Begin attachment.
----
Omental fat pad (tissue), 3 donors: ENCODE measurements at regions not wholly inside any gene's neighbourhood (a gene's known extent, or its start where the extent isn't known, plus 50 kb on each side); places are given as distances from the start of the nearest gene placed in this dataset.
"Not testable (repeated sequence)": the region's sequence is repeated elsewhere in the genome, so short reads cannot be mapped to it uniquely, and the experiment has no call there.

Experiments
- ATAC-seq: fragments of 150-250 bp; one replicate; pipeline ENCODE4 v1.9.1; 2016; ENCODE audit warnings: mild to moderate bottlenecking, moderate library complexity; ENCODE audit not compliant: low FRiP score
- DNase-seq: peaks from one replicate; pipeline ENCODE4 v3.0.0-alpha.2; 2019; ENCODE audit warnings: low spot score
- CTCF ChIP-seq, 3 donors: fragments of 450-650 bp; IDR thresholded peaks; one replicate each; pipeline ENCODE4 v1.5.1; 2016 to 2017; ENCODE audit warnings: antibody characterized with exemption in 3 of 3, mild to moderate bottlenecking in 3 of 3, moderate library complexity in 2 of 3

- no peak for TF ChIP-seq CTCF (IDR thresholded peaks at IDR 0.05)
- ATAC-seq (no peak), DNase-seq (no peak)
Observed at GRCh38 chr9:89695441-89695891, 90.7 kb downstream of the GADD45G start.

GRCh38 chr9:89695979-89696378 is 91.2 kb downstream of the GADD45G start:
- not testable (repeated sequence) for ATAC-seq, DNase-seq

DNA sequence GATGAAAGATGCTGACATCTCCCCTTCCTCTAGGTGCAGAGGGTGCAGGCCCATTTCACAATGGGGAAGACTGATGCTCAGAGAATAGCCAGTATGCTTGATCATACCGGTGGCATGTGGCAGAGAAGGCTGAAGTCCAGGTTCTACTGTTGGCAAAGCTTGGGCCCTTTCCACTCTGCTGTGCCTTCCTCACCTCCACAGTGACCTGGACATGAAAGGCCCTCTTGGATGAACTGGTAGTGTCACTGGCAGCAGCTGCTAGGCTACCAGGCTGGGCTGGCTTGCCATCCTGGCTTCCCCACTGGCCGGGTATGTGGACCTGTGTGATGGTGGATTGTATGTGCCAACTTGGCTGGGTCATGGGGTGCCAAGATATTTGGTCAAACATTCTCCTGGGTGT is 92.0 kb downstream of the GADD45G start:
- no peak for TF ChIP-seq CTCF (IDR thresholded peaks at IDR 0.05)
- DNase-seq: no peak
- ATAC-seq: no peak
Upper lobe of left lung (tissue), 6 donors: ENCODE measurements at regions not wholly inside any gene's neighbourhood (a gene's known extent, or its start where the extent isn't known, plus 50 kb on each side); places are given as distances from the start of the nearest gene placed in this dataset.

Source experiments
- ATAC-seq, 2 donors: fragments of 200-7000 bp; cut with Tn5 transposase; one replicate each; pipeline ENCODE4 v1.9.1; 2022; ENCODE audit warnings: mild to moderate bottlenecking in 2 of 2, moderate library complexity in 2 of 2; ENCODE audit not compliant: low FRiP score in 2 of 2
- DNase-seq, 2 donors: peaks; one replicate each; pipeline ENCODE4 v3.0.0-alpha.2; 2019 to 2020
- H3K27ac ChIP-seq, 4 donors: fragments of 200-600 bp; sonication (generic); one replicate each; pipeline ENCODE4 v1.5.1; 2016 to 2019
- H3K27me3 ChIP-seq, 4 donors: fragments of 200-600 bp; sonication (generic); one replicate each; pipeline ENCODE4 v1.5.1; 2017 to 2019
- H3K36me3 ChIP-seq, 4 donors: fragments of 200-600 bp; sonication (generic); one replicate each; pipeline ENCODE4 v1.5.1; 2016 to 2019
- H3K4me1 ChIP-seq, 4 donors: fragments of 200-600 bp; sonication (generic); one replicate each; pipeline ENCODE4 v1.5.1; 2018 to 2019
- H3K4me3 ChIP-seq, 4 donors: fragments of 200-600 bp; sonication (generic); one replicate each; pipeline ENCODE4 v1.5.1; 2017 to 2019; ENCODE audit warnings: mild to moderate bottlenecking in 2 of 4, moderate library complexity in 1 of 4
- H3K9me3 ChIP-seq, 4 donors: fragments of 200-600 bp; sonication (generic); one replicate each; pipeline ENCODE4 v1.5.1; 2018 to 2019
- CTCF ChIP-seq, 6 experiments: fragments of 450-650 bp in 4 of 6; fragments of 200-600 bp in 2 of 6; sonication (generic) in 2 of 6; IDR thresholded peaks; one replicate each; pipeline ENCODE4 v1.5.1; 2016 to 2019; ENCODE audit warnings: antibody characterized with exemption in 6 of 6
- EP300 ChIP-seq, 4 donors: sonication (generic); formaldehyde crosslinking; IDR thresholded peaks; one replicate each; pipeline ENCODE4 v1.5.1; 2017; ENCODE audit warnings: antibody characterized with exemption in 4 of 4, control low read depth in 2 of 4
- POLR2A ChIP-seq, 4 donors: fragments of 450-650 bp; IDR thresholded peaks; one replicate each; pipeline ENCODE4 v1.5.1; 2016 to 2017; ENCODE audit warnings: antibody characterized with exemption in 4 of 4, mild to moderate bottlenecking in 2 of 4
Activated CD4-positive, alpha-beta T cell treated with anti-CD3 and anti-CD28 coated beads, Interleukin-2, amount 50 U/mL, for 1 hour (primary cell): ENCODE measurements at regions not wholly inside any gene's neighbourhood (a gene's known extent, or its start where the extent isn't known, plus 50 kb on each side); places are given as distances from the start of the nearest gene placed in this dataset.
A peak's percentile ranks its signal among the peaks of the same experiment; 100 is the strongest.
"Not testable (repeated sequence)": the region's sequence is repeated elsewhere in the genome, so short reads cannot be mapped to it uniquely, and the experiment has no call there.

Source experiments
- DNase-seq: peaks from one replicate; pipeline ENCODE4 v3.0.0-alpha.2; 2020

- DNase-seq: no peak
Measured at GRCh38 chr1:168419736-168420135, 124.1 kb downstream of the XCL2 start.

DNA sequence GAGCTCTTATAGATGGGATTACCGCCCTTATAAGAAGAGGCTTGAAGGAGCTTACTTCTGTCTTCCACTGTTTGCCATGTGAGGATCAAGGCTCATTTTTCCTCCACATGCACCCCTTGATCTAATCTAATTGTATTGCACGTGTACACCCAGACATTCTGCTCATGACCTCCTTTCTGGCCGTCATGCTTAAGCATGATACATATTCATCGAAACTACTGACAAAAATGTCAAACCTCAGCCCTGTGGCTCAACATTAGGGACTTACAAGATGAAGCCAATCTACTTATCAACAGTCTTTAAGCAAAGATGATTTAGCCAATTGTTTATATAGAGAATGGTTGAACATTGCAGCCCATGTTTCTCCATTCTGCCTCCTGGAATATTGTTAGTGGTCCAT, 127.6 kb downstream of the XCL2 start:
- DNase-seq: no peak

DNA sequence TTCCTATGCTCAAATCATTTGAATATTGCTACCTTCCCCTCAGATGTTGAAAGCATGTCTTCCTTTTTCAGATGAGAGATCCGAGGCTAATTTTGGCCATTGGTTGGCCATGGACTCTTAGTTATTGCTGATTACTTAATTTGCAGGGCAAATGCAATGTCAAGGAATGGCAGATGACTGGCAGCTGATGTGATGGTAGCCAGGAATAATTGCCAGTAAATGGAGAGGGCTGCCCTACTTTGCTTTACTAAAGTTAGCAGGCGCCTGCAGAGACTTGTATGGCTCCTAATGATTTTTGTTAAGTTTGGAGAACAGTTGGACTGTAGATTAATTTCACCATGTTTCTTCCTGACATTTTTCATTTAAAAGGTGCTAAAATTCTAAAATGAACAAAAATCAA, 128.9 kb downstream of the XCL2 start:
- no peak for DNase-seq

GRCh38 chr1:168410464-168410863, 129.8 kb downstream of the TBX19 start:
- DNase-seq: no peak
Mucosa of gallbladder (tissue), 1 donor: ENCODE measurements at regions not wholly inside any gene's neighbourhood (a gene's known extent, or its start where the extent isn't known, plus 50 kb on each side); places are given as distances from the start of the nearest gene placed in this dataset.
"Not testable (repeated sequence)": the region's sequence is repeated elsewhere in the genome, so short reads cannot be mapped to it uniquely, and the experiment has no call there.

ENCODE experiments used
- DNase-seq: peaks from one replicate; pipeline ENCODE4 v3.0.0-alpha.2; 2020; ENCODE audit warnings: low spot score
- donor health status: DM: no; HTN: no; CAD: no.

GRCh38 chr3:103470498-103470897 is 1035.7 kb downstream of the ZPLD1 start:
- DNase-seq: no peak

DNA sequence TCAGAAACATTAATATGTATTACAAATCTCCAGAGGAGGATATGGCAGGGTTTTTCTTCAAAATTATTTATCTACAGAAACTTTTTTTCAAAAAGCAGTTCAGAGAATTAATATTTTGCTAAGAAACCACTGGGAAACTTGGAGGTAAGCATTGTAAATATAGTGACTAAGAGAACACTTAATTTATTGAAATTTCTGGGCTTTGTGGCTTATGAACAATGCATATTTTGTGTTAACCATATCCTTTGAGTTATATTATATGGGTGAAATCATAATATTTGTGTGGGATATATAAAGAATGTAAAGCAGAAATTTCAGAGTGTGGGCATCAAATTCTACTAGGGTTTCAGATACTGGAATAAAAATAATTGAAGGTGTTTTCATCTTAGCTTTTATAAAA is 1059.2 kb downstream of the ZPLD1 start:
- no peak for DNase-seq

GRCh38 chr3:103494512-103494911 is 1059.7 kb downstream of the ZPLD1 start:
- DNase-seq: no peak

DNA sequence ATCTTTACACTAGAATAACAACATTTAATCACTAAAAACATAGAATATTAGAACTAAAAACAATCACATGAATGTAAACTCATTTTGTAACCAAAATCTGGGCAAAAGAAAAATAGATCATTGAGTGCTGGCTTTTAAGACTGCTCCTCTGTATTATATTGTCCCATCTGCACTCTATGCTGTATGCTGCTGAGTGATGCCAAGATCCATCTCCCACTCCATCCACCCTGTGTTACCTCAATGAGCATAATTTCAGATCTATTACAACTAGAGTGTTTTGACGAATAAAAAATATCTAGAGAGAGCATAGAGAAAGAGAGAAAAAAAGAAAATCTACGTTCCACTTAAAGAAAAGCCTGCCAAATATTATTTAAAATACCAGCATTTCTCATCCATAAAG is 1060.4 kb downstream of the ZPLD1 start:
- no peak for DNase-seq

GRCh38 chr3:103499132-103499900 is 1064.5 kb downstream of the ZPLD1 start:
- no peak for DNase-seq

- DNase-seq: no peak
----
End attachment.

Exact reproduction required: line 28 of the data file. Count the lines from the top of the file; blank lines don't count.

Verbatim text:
- POLR2A ChIP-seq, 4 donors: fragments of 450-650 bp; IDR thresholded peaks; one replicate each; pipeline ENCODE4 v1.5.1; 2016 to 2017; ENCODE audit warnings: antibody characterized with exemption in 4 of 4, mild to moderate bottlenecking in 2 of 4